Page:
Jack Gray was 44, a self-confessed “mediocre” mathematician who had been refused the post as head of the mathematics department at the University of New South Wales, when he started work at AMP as a quantitative strategist in 1989.
A self-confessed “nerd in the back room” Gray came out of himself in his middle age at AMP. He became a director of AMP Investments and then went to work in Boston for legendary investor Jeremy Grantham, co-founder of Grantham, Mayo, Van Otterloo & Co.
Gray would eventually become co-head of asset allocation at GMO and, in his words, “horrifically over paid”.
“Finance should be a utility,” says Gray. “It doesn’t produce real goods and services and is largely concerned about doing tiggery pokery”.
Before the onset of the global financial crises, he says, 40 per cent of all US corporate profits went to the financial services sector.
“Smart people are going into finance where they’re adding far, far less value than they could,” says Gray.
Does the former mathematician who began his PhD at New York University’s Courant Institute for Mathematical Sciences miss mathematics? Apparently not.
“I look at mathematics longingly like a lost lover,” says Gray, who instead spends part of his spare time learning Egyptian hieroglyphics. “She’s a hard lover. You’ve got to be a really good lover to satisfy her”.
Gray is the closest Australian finance has to an intellectual. The son of Polish Jews who grew up under a father whose humanist, left wing beliefs were overshadowed by manic depression and eventual suicide, Gray is critical of the “rent seekers” that populate finance.
These rent seekers, of whom investment bankers are the chief culprits Gray says, extract vast sums of money for their own benefit yet contribute almost nothing.
At numerous public forums on investing Gray is often the lone voice in the room arguing that Australia’s $1.5 trillion in pension assets should be managed by two or at the most three funds. The plethora of superannuation funds add no value, are cookie cutter in their investment strategy and are vast bureaucracies run by deeply conservative white men who reinforce each other’s prejudices, he says.
“Being argumentative is the passionate equivalent of good love making,” says Gray, dressed as though he was still on a campus, black sneakers, blue cotton pants, a somewhat mottled blue sweater that hangs loosely over a grey shirt open at the neck.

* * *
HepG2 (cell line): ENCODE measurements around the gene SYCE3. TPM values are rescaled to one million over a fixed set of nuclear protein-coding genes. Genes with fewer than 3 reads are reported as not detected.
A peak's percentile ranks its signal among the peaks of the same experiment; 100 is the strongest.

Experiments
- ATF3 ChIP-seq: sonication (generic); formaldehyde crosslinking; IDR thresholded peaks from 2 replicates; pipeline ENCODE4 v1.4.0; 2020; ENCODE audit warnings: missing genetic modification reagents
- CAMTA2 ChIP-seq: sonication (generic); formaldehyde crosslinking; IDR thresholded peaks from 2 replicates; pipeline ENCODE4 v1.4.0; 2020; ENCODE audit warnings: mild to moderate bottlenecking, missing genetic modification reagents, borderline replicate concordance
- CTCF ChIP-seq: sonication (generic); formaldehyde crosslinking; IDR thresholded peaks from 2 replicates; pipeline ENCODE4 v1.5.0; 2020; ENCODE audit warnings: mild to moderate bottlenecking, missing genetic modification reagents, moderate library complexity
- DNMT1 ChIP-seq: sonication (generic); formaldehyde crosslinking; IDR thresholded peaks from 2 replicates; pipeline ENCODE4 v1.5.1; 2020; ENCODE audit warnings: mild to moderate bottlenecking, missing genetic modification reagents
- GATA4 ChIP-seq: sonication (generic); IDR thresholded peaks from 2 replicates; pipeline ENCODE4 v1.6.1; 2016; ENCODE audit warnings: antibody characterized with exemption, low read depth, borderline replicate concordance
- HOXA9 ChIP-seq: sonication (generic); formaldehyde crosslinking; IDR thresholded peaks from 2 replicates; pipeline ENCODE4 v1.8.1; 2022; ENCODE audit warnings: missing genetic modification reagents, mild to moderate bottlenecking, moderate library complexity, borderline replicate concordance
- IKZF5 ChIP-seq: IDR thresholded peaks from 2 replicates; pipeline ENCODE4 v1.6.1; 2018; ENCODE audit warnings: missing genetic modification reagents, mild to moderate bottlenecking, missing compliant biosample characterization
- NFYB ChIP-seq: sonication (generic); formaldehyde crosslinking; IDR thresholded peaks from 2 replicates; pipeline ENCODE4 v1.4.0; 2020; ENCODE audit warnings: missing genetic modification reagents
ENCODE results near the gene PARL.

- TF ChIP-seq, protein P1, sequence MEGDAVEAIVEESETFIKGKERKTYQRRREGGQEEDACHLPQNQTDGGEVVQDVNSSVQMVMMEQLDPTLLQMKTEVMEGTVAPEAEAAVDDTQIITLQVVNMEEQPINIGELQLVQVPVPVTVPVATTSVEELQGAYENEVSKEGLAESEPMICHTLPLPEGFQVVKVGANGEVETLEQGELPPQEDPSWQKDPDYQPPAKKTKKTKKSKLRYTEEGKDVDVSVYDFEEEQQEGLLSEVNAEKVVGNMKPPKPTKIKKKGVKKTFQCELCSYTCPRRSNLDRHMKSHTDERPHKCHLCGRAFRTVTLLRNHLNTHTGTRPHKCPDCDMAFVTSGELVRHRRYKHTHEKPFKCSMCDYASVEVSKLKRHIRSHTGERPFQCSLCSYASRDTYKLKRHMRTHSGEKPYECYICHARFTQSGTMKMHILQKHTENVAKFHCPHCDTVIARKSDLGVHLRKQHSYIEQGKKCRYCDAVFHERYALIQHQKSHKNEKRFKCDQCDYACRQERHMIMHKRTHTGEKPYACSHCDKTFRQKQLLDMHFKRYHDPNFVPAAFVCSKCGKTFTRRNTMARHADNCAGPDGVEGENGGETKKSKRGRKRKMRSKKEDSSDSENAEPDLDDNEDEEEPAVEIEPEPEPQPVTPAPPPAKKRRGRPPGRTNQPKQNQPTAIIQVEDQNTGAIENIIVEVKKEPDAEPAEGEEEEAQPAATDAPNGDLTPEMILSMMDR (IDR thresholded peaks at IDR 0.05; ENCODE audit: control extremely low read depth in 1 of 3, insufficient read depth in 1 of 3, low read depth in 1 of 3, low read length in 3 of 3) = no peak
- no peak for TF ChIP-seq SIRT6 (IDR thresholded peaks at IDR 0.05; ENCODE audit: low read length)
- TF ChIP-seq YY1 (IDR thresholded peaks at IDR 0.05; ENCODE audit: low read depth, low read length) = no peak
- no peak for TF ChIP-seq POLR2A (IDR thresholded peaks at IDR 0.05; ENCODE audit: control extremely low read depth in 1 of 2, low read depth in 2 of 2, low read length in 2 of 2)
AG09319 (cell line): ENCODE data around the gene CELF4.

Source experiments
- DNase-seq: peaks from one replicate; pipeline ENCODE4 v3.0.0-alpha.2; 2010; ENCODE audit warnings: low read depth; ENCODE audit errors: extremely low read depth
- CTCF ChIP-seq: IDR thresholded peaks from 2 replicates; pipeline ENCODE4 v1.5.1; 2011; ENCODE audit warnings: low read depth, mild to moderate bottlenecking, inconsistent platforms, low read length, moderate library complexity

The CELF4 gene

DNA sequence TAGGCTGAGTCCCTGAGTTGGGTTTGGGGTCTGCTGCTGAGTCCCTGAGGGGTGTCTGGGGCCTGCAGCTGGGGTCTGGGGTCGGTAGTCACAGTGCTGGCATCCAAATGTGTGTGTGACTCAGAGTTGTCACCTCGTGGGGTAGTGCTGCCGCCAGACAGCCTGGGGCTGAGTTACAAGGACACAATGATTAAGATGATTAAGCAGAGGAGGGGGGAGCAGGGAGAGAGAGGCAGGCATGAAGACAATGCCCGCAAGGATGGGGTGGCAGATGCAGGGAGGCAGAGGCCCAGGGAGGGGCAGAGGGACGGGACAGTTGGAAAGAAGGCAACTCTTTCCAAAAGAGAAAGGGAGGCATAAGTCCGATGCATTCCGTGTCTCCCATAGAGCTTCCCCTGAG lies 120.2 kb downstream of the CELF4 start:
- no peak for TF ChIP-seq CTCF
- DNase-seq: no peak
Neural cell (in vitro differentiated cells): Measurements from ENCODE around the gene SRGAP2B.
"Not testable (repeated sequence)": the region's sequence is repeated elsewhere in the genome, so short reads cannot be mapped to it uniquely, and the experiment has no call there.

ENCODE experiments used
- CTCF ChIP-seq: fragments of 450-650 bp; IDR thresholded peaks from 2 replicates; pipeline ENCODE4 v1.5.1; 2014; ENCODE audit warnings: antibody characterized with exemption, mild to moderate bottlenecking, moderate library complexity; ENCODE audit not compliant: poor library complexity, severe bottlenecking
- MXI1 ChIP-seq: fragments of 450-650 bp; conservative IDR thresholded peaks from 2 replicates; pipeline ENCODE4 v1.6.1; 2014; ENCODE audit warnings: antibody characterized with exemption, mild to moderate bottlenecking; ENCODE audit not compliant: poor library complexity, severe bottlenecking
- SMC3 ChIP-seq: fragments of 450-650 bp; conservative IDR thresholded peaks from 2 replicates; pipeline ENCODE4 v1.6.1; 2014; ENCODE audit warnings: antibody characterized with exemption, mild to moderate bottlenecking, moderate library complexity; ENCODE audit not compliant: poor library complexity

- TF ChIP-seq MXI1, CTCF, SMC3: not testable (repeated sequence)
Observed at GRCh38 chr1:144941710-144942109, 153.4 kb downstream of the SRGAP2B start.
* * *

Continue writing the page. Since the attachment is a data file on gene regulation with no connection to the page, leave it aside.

The former Sunsuper chief investment officer is back teaching, occasionally at the University of Technology Sydney. Mostly he’s a gadfly in Australia; writing regularly, working as a director for two global hedge funds and as an adviser to Brookvine, an asset management and advisory company.
Gray is on committees that support the United Nations High Commission of Refugees. His wife works as an accountant for the Asylum Seekers of New South Wales. Gray’s opinions on the government and opposition with regard to their policies on refugees are not repeatable in polite company.
As a descendant from a family on his mother’s side that was all but wiped out by the Holocaust, Gray says principles in investing as in life are important.
Grantham told Gray that in the late 1980s he told investors to take their money out of GMO because he could not see a way to make money for them. In the 1990s during the bubble in technology stocks, GMO lost two thirds of its business. By 2005 the firm was managing $100 billion.
“The only risk in markets is paying too much for something,” says Gray. “Buyers should not get excited by high prices”.
As befits someone who is intelligent, Gray downplays it. He is fond of citing Warren Buffett who said: “once you have ordinary intelligence what you need is the temperament to control the urges that get other people into trouble investing”.
Investing, says Gray, now 69, is all about judgment.
“You’ve got to have a Zen-like approach and temperament,” he says. “You’ve got to be arrogant and humble simultaneously. You have to know markets will always humble you.”